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Scotts Bluff National Monument

April 6, 2010

You know, I’ve been blogging about the Nebraska panhandle area every weekday for nearly three months now, and I haven’t yet written a post about the namesake of my town and county: Scotts Bluff National Monument. How silly! I shall rectify that now.

The Monument or The Bluff, as folks around here call it, is a fantastic feature to have in one’s civic backyard.

Visitors center

I’ll start where many first-time visitors to The Bluff start: the visitors center.

There’s a 15-minute slideshow intro to the monument and museum space that showcases some geologic, paleontological, and human history of the area, with a very brief mention of wildlife (wish there was more). There are a couple of photogenic pioneer wagons out front, and I understand that on summer weekends, there are “living history” demonstrations of pioneer life. I’ve seen better A/V presentations and museum displays in the area, but a couple of the fossils are pretty cool, and hey, at least people who ONLY stop at The Monument will get a little bit o’ knowledge. I know that the National Park Service staff would dearly love to update the 1930s center, but funds are, as always, limited.

The center also houses the world’s largest collection of William Henry Jackson sketches, paintings, and photographs, which is really cool if you know who the guy is. In seriousness, his work is quite interesting because of the stories he tells about changing times in the western United States. In addition to housing the physical copies of Mr. Jackson’s work, the National Park Service has put its collection online. One of my favorite pieces to look at is “Westward America“, a time-lapse painting of western history.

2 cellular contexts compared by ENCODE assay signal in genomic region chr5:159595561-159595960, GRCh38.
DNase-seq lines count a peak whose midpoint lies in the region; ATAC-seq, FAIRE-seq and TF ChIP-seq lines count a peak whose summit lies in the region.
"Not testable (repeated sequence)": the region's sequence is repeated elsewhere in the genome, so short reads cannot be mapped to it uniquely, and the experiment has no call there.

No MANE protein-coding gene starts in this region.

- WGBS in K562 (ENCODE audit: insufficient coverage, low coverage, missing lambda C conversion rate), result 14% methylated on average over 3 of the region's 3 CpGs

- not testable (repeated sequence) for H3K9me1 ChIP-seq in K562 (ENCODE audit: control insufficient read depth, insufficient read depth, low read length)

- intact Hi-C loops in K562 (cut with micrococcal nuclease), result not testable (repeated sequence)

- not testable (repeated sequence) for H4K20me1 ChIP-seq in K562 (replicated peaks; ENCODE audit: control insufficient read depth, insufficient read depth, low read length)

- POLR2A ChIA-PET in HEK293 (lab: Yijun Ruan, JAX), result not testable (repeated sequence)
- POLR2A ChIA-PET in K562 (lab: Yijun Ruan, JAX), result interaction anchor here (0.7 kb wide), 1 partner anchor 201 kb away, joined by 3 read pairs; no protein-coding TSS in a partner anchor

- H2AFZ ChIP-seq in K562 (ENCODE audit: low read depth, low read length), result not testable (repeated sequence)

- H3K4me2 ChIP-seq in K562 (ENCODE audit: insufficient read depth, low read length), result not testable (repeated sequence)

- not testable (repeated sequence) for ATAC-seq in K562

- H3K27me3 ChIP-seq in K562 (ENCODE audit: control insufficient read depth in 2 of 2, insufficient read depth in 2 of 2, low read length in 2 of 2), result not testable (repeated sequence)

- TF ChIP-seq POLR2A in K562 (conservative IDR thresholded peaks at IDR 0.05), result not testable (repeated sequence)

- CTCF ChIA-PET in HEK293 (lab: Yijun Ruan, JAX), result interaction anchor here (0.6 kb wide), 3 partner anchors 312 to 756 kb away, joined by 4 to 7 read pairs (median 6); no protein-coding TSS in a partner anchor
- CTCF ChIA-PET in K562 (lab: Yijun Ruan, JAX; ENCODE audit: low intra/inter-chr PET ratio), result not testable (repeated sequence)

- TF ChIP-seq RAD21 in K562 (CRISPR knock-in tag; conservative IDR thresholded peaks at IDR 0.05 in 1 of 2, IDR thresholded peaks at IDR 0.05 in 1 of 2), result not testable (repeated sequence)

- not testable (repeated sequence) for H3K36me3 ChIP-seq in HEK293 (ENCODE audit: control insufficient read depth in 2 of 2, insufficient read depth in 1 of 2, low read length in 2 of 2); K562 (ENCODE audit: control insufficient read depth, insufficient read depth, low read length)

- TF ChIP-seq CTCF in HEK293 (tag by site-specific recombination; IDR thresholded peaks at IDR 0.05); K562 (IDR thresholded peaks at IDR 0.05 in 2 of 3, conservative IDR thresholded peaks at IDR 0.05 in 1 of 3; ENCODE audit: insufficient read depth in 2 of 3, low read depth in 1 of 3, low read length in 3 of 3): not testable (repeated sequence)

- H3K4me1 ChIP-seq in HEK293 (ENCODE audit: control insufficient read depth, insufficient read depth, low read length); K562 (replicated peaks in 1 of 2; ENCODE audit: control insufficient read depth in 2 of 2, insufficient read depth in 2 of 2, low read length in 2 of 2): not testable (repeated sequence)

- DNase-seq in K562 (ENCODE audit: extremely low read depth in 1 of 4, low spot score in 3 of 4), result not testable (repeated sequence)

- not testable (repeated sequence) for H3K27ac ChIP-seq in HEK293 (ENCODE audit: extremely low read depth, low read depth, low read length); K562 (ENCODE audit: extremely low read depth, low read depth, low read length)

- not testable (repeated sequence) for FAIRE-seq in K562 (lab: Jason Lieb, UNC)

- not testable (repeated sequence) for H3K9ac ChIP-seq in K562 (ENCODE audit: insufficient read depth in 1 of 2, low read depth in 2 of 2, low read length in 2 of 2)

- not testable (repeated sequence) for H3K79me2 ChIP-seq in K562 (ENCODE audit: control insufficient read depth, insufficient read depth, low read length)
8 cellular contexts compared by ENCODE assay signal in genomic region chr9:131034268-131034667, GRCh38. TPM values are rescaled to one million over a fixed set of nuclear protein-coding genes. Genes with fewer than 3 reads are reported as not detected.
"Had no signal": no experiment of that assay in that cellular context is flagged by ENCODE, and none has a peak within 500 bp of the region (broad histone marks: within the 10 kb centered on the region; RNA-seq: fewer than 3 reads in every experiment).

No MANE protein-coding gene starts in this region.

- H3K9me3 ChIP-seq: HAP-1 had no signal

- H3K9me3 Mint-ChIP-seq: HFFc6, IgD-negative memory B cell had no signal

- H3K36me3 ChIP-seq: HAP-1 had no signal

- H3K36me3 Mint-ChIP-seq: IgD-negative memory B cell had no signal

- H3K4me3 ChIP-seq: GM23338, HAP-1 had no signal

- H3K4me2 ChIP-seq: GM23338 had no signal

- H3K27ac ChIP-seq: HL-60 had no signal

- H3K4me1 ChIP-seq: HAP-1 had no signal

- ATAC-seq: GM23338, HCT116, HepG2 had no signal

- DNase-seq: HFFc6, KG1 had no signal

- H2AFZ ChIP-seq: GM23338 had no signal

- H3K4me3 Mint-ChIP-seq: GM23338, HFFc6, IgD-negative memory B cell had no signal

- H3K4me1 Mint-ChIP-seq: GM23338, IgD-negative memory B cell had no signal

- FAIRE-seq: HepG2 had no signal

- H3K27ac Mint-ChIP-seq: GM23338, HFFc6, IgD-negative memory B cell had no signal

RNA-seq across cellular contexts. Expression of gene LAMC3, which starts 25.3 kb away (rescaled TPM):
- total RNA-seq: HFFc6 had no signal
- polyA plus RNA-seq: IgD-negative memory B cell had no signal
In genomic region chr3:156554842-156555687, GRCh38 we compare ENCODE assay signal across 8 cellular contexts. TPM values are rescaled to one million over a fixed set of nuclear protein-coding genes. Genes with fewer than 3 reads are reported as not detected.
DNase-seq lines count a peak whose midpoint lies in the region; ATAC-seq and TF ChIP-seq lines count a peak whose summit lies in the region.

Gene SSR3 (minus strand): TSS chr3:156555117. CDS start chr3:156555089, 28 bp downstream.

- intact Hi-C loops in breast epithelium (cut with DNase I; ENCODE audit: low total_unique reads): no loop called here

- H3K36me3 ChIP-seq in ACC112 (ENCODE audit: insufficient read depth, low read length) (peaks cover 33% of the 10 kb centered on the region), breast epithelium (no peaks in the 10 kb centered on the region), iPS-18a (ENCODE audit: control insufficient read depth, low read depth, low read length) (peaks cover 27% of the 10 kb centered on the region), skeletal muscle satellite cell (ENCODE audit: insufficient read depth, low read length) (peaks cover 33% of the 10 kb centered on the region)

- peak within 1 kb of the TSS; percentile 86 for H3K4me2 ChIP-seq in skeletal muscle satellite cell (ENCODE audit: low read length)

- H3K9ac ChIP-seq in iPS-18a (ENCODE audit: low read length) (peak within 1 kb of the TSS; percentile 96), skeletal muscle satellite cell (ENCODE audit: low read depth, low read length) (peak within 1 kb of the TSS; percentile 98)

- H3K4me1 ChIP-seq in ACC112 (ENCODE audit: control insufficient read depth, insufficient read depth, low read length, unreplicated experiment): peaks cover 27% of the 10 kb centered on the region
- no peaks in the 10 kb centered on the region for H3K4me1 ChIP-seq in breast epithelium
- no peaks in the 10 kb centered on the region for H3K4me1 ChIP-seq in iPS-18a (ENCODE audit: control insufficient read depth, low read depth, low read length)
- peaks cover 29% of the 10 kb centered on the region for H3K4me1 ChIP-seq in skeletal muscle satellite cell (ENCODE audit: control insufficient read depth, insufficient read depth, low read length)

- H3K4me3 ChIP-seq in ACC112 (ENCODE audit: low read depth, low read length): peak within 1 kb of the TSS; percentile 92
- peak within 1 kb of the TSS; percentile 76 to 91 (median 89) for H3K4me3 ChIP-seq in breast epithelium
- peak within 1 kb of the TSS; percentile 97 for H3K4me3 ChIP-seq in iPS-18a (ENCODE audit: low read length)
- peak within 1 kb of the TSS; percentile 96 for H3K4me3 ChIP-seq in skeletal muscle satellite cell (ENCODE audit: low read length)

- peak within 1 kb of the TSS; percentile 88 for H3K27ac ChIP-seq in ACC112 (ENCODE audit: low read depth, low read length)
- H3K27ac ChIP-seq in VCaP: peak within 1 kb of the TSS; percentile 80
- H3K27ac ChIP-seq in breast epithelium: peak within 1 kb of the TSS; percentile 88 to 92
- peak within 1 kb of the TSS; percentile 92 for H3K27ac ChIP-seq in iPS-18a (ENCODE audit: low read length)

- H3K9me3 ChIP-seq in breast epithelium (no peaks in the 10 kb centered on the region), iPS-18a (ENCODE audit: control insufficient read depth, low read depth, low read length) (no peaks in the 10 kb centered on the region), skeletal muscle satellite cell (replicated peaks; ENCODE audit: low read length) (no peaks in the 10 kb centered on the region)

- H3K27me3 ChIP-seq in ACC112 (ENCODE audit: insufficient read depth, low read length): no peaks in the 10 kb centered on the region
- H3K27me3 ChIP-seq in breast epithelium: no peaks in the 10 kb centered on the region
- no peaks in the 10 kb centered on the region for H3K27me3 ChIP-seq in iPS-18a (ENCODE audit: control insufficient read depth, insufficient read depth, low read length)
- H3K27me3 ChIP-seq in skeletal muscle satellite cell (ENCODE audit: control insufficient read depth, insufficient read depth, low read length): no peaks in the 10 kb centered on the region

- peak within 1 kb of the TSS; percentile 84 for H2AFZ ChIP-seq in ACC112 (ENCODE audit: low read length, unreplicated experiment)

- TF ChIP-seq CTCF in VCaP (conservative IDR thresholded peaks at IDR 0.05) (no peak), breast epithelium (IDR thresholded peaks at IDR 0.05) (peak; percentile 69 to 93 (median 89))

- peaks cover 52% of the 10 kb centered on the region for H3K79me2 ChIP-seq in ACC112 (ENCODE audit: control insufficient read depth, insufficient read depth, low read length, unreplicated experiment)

Another reason we here in the panhandle are so lucky to have this national monument in our backyard is the fun and educational events centered around it. Visitors to the area can benefit, but the real winners are the local residents who have their pick of the hap’nins. Each year there are running and bicycle races to the top of the bluff. There are concerts and educational programs at the outdoor amphitheater. Local artists are invited to display their work alongside that of William Henry Jackson.

I recently attended a poetry and prose reading at the visitors center, a thoroughly enjoyable, though sparsely attended, event. Some of the work read aloud transported me to another time and place. Some of the work painted pictures in my mind of the high plains landscape. Some of the work was wonderfully funny. There was even a “cowboy poet”, who described the difference between a fairy tale and a cowboy story: “one starts with ‘once upon a time’, the other begins ‘no bull, this is how it happened'”. Hee hee. Yours truly did an impromptu reading of a blog post off of an internet-enabled cell phone.

The bluff

The visitors center museum is worth one visit, maybe two if you’ve not been there in a long time, and the events are great, but the real star of the show is the bluff. You can look at interesting geology, observe plants and animals, watch the ever-changing weather, get a great view of the North Platte River valley, or lose yourself in the curious, healing silence that blankets the high plains grasslands when the birds are taking their midday siesta and the wind isn’t blowing. Though I imagine those silences are more rare in high tourist season. Invariably, kids visiting the top of the bluff will holler “ECHO!”, but they never receive a reply. The sandstone and grasses swallow their voices.

I love the exercise of hiking up the paved Saddle Rock Trail, which climbs over 400 feet along its 1.6-mile path from the visitors center, but visitors not wishing to sweat can drive to the top of the monument through what I understand to be the only road tunnels in all of Nebraska. There are lovely, paved hiking paths at the top of the monument, too. While signs ask visitors to remain on the paths, because of the danger of the crumbly bluffs and the ecosystem damage caused by people trampling plants, people wander to their hearts’ content all over the blufftop. Makes me nuts. I would love to give them what for, particularly the parents who encourage their kids to climb to the edge of the bluff for a photo. It’s probably better for public relations that I’m not a park ranger. (Hey, you pesky kids! Get offa there!)

I am totally in love with The Bluff: the flowers I saw on my first visit in June, the flock of mountain bluebirds and herd of mule deer I saw in March, the aerial view of landmarks in my new hometown. I’m looking forward to getting to know the different moods of The Bluff as the seasons progress.

The rare Nebraska road tunnel

Blufftop view of the Saddle Rock Trail

Thunderstorm approaching over the badlands

June wildflowers

Saddle rock, with frosting

Hard rime on the pines

Copyright 2010 by Katie Bradshaw

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